The Thursday before my deadline, Mo got a tiny trampoline, and the answer stared me right in the face.
We would exercise together.
I set up the trampoline in the office, along with our long-unused elliptical machine. I kept repeating to myself the words my husband and I wrote together on our honeymoon, outlining our family values, years before our son arrived; "We live a fun and active life." The opportunity to get both of us moving, to relegate screen time to a specific, active time, and to start our day on a positive and engaged foot seemed worth trying. We lead a fun and active life.
At the start of this year, I made a new kind of resolution. I made a promise to myself to focus on nurturing and honoring the work I had already started. My word for 2018 was going to be BUILDING. Circling back to this, I decided my new routine would need to encompass honoring my commitment to this site, and to my writing. I decided I would publish an article each and every weekday for the month of July. The help I so desperately needed would come from me.
The plan was to flip a switch and go from cobbling my house back together while my child survived on Moana, to starting everyday with cardio and publishing five articles a week. That's a bit of a leap, especially for someone who tends to jump ship when things get tough. Those self-care messages I'd internalized over the last few years came yelling at me as I bought yet another planner and penciled in my first week of articles.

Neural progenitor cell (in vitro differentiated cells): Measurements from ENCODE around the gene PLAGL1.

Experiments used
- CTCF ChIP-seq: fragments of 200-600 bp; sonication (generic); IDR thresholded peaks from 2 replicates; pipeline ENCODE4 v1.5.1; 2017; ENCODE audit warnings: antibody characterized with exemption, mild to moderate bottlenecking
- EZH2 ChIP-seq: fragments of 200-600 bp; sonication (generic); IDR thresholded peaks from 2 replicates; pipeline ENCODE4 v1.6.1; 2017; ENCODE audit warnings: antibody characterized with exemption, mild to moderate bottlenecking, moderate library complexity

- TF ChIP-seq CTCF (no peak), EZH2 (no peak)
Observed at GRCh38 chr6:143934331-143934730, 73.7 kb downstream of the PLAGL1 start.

"Be gentle with yourself!"
"You're doing the best that you can already!"
"Don't push yourself too hard, you'll set yourself up for failure!"
That last one, that last one gave it away. My inner critic had learned the language of self-care, and it was weaponizing it against me. Being gentle and forgiving myself had gotten me to where I was, but it was obvious if my inner critic was seizing those words, it was time for a new kind of self-care. Under "To-Dos" in my new planner, I wrote in purple felt tip pen "I love myself enough to push myself." Just like I had learned this winter to ask myself "Can I really not do it?" this new motto of self-care motivates me without shaming. I set these goals, and by pushing myself to keep up with them I affirm my capability and self-worth.
Since starting this new routine we've had a holiday, a record breaking heatwave, and my laptop was out of commission for 48 mid-week hours. I'm 10 articles in to my 22 article commitment, and I haven't missed a day. I've kept up with my workouts, even on weekends, which wasn't the original plan, but it's easier for me to keep going if I don't start and stop. We only have had any extra screen time on one day when it was so hot my kiddo puked, and I needed him to just sit still and recuperate.
The language and culture of gentle self-care brought me out of a bad place, but I needed to untangle that gentleness from self-doubt in order to keep moving. I know there will be moments for gentleness, but for right now, I really just need to keep loving myself enough to push myself.